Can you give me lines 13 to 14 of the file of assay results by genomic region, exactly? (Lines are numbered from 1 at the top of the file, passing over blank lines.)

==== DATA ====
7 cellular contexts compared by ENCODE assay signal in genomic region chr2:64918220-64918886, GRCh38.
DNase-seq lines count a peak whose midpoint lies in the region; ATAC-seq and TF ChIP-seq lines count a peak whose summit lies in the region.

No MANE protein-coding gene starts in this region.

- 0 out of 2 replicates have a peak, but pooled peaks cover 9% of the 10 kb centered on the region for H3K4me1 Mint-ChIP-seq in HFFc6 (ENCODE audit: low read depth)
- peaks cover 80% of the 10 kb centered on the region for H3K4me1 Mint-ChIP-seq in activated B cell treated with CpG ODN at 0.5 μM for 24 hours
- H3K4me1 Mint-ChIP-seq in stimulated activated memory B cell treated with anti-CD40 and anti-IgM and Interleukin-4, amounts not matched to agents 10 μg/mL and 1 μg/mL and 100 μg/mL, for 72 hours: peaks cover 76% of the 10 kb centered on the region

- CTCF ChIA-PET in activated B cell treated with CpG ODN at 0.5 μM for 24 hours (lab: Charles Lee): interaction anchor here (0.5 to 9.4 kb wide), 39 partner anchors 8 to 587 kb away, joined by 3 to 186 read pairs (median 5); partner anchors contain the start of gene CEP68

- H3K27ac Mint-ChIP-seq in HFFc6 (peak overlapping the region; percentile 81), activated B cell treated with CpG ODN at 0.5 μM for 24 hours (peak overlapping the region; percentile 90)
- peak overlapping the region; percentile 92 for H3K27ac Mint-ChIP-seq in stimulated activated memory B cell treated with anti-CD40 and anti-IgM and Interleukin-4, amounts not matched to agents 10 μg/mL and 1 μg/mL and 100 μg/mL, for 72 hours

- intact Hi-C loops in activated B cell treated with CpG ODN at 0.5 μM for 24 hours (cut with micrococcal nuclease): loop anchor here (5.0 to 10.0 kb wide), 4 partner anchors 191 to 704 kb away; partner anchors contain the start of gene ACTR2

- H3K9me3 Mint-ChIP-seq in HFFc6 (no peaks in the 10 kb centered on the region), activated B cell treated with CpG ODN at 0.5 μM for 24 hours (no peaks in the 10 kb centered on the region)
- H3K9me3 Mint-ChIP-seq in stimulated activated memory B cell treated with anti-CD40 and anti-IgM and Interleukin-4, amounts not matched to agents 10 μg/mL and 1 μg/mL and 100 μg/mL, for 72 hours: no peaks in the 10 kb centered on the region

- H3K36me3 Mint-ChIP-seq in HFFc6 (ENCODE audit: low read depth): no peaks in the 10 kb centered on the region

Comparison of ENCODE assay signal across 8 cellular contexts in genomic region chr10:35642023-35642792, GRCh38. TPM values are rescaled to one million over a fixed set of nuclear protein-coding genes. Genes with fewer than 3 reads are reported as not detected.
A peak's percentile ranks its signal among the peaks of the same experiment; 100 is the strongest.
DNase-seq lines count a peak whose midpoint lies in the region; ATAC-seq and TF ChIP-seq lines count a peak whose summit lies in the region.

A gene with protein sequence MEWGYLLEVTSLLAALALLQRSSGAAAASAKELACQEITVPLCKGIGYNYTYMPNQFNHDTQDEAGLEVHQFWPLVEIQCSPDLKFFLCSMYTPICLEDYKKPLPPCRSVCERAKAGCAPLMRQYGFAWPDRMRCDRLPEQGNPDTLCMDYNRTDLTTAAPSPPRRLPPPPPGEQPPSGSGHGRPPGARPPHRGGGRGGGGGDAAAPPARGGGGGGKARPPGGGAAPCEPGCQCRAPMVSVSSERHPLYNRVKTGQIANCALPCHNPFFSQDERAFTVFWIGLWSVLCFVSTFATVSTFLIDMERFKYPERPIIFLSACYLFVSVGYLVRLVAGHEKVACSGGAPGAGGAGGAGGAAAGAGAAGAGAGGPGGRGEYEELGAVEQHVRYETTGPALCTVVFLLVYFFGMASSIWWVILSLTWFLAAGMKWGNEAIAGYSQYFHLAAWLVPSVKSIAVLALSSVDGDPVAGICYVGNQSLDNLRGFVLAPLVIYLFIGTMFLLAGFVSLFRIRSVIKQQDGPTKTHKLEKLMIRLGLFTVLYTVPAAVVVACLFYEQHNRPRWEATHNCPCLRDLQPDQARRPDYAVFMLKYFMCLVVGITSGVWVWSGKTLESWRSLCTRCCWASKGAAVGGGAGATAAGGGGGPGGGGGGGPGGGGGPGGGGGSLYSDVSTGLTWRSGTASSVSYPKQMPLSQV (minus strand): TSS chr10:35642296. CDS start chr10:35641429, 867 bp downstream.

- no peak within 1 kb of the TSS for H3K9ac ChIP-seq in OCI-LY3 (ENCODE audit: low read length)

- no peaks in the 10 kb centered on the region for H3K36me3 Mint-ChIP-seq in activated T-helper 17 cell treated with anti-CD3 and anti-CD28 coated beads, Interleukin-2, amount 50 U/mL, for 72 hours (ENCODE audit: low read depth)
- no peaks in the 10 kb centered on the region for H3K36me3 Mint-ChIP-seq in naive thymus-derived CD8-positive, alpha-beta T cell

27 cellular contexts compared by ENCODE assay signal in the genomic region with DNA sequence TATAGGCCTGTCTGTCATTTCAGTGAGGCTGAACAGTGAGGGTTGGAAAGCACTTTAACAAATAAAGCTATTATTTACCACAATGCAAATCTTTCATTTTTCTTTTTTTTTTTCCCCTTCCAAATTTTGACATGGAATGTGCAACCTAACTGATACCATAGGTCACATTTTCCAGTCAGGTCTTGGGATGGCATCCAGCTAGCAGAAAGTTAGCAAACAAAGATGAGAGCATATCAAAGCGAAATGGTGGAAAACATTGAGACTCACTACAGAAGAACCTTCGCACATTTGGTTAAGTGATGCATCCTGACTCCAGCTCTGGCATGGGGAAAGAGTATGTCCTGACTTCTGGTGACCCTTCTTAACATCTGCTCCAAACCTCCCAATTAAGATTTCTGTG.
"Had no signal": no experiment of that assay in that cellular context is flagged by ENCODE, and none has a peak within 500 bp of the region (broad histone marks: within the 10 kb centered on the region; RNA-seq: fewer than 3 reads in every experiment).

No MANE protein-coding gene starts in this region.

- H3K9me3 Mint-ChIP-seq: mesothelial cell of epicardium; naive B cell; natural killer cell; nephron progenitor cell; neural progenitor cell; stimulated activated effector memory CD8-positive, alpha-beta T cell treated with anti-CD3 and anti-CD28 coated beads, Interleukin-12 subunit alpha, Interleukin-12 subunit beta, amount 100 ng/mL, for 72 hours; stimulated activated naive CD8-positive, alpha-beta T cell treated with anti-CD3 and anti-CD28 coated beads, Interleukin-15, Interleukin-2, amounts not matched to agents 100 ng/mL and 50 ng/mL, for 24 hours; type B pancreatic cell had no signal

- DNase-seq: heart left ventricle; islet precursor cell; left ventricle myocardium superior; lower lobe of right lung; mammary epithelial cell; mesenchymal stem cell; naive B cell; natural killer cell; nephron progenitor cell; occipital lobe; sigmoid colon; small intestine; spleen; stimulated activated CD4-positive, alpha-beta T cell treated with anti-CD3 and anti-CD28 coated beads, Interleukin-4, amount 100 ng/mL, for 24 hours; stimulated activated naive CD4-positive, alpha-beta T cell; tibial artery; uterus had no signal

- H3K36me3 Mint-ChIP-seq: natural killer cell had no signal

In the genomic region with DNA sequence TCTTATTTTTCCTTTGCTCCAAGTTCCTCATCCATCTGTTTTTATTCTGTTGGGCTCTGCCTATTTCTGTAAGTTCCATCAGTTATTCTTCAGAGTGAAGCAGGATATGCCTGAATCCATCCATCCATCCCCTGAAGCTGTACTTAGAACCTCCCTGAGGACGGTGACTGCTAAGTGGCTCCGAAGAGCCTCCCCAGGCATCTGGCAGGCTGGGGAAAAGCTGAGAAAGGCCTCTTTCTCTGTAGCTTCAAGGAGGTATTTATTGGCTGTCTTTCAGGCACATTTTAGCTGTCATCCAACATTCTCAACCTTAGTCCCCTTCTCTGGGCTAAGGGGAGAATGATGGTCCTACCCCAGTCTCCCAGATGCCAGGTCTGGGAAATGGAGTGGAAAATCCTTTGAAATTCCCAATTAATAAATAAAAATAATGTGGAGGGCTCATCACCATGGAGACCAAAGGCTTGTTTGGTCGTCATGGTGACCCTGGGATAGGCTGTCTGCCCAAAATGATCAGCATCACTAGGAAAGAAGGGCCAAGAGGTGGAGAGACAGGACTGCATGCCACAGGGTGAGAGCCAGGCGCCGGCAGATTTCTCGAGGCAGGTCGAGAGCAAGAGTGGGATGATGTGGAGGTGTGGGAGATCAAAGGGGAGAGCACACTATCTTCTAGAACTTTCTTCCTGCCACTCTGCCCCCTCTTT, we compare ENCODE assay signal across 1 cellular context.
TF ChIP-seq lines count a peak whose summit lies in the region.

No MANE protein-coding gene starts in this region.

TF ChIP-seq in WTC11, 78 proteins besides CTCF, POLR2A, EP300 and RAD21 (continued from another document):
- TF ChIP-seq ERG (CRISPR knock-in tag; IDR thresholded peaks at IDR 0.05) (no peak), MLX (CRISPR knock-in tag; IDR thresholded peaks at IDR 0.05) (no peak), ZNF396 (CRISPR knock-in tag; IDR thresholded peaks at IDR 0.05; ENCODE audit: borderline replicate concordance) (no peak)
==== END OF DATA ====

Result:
- H3K36me3 Mint-ChIP-seq in HFFc6 (ENCODE audit: low read depth): no peaks in the 10 kb centered on the region

Comparison of ENCODE assay signal across 8 cellular contexts in genomic region chr10:35642023-35642792, GRCh38. TPM values are rescaled to one million over a fixed set of nuclear protein-coding genes. Genes with fewer than 3 reads are reported as not detected.